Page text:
A Mahonia For Late Winter

Leatherleaf mahonia bloom

Leatherleaf selection lomariifolia in bloom

Overall view of a very old leatherleaf mahonia in bloom which was correctly pruned for shape and size.

Depending on the year in Birmingham, evergreen leatherleaf mahonia will start blooming as early as mid-January. This year they are in full bloom now. Its yellow flowers contrasted with its course, very sticky foliage makes it a standout in late winter. A shade to light shade plant only, it hates full sun, and while it will live it is never a pretty plant. It enjoys a well drained location, but can tolerate a slightly moist location. As for soil, it does okay in poor soil, but show its stuff in a good fertile soil. Once the flowers finish blooming it will produce grape colored bunches of fruit. Here is its only problem. Like its cousin nandina, seeds easily germinate, and if the seedlings are not removed they can become a pest. The old specimen in the image is at the Japanese Garden at the Birmingham Botanical Gardens, which for the last few years I have been stair-step pruning for shaping and height by removing the very old canes at different lengths, thus creating a mass plant that shows off its whorl of leaf clusters and flowers. Yes, this is an easy plant to grow, and a bright spot in the late winter landscape.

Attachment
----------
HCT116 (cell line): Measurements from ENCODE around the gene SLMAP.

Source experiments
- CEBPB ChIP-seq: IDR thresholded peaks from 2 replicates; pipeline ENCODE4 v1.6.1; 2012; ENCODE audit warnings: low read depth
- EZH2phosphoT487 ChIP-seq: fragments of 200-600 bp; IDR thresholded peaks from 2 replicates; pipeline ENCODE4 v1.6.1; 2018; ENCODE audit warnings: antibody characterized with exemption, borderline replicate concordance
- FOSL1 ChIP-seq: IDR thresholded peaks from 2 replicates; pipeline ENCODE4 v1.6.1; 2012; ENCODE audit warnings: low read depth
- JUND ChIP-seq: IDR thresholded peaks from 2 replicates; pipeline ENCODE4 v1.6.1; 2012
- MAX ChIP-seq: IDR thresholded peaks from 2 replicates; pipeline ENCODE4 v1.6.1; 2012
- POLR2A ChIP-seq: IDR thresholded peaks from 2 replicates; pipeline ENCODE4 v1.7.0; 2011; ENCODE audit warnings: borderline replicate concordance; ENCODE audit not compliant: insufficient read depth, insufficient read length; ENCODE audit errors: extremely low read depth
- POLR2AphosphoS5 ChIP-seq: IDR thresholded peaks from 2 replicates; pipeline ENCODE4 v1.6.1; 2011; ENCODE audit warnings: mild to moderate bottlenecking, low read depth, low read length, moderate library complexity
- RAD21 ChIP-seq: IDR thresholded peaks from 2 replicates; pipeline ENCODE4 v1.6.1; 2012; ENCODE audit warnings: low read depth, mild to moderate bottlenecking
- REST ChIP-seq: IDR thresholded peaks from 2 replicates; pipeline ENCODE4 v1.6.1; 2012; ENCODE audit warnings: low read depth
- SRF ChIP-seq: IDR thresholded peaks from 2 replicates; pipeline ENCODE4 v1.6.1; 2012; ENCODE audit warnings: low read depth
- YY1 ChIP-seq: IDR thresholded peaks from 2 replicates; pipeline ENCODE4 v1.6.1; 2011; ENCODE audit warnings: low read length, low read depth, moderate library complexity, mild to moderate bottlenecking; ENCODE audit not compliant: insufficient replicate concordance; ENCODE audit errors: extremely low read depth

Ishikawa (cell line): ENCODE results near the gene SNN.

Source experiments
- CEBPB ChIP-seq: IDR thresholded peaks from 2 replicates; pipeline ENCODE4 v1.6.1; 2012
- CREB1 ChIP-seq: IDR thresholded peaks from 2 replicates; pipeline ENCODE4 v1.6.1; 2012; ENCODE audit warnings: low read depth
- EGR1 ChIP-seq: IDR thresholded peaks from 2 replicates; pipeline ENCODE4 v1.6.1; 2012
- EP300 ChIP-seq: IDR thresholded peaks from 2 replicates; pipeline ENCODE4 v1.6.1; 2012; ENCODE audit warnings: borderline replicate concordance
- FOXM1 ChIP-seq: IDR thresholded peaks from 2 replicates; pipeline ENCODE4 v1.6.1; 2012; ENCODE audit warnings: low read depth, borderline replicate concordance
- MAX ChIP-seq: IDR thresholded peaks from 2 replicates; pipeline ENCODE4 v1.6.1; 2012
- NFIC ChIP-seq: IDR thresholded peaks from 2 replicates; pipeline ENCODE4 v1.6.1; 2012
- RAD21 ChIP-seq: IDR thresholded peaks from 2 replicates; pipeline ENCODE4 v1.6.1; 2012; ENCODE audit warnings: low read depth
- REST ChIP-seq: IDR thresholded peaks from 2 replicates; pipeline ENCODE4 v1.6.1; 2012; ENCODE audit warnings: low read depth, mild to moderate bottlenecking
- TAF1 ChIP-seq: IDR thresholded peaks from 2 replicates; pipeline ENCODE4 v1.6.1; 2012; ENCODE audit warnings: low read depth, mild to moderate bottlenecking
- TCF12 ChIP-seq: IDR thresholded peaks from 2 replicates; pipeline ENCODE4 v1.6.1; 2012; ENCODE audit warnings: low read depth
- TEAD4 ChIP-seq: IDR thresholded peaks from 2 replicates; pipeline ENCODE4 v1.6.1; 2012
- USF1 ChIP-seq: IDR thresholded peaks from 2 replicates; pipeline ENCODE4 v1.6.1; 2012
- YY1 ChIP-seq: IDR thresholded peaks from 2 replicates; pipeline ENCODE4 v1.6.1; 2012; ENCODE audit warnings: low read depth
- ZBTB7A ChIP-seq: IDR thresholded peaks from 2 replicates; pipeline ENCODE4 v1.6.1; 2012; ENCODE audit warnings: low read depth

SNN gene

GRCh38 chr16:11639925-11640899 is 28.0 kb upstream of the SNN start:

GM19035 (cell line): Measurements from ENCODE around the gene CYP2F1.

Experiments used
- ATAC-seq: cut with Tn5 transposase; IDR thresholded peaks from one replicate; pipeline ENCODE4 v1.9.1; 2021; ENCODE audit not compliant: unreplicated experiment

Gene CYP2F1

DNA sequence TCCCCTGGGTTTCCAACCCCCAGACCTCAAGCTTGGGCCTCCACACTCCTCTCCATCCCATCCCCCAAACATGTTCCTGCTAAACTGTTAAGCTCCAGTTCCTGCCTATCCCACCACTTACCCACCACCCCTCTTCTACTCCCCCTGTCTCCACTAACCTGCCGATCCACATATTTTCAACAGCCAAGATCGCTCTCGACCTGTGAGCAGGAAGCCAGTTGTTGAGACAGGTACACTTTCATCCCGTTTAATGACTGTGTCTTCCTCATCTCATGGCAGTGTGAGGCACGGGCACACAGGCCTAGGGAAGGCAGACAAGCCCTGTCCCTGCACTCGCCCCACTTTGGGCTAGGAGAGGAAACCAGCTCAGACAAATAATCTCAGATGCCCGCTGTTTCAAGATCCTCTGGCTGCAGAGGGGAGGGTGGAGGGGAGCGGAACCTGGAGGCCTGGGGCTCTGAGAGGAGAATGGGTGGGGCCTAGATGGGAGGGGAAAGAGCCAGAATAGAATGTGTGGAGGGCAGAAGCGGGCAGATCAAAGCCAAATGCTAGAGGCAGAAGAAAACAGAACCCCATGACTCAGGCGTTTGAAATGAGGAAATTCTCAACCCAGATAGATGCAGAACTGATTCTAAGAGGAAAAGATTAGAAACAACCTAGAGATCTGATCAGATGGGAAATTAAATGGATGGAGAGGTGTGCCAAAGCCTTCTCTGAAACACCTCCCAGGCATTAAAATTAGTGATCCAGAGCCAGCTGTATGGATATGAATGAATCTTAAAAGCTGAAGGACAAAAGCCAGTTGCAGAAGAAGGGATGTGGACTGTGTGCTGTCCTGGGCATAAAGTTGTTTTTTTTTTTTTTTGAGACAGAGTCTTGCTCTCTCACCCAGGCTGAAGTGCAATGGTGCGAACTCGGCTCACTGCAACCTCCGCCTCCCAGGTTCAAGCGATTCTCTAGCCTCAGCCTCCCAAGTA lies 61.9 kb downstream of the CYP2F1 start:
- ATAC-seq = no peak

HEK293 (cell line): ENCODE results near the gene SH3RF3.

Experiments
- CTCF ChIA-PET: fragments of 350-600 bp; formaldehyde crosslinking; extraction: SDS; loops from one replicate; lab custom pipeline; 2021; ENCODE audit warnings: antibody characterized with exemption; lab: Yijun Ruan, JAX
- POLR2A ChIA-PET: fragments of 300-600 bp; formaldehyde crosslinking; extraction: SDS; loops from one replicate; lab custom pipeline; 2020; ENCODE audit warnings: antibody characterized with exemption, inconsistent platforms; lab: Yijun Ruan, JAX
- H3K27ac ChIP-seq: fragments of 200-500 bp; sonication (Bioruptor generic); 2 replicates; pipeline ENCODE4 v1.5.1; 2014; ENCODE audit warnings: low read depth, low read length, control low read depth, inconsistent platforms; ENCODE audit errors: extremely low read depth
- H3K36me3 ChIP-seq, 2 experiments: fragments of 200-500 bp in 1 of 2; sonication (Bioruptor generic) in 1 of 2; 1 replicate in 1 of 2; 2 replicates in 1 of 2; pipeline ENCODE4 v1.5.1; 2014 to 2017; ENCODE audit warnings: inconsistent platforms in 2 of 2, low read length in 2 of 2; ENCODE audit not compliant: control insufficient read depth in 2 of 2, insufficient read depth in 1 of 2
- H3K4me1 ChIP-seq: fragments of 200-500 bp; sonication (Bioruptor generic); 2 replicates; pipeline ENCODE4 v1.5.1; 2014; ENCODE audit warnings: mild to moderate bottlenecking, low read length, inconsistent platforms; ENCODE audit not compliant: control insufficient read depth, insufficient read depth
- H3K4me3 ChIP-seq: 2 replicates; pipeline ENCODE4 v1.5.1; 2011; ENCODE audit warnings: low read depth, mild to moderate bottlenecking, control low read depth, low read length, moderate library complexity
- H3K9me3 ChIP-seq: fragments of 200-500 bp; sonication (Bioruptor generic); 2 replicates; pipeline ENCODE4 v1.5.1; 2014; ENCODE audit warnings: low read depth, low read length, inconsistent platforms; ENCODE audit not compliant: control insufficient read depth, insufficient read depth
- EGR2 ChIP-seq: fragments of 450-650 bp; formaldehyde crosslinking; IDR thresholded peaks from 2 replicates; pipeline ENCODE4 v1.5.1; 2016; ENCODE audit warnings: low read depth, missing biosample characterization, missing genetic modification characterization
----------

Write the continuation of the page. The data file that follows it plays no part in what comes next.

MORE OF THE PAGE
John Floyd

John Floyd has been gardening--and learning about Birmingham area gardening--for more than 30 years. In addition to his day-to-day experience, John has degrees in horticulture from Auburn and Clemson Universities and was Editor-in-Chief of Southern Living.

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